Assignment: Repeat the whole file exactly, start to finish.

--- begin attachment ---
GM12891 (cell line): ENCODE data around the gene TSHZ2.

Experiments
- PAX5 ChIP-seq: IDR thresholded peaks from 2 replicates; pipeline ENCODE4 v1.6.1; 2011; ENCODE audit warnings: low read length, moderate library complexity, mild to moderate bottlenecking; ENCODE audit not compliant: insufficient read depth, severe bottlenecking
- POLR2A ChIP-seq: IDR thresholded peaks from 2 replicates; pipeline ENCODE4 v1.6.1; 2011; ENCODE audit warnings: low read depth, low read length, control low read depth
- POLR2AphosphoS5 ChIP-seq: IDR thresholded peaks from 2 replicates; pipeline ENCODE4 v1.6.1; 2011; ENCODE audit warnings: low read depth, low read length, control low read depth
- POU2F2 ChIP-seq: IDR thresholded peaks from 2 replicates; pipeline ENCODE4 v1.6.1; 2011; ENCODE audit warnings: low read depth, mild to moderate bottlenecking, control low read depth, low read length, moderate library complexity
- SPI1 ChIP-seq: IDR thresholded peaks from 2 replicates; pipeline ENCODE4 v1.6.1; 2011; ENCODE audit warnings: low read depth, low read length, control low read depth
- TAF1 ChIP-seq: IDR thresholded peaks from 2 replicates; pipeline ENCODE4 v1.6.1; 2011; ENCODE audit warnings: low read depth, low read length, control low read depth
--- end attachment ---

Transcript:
GM12891 (cell line): ENCODE data around the gene TSHZ2.

Experiments
- PAX5 ChIP-seq: IDR thresholded peaks from 2 replicates; pipeline ENCODE4 v1.6.1; 2011; ENCODE audit warnings: low read length, moderate library complexity, mild to moderate bottlenecking; ENCODE audit not compliant: insufficient read depth, severe bottlenecking
- POLR2A ChIP-seq: IDR thresholded peaks from 2 replicates; pipeline ENCODE4 v1.6.1; 2011; ENCODE audit warnings: low read depth, low read length, control low read depth
- POLR2AphosphoS5 ChIP-seq: IDR thresholded peaks from 2 replicates; pipeline ENCODE4 v1.6.1; 2011; ENCODE audit warnings: low read depth, low read length, control low read depth
- POU2F2 ChIP-seq: IDR thresholded peaks from 2 replicates; pipeline ENCODE4 v1.6.1; 2011; ENCODE audit warnings: low read depth, mild to moderate bottlenecking, control low read depth, low read length, moderate library complexity
- SPI1 ChIP-seq: IDR thresholded peaks from 2 replicates; pipeline ENCODE4 v1.6.1; 2011; ENCODE audit warnings: low read depth, low read length, control low read depth
- TAF1 ChIP-seq: IDR thresholded peaks from 2 replicates; pipeline ENCODE4 v1.6.1; 2011; ENCODE audit warnings: low read depth, low read length, control low read depth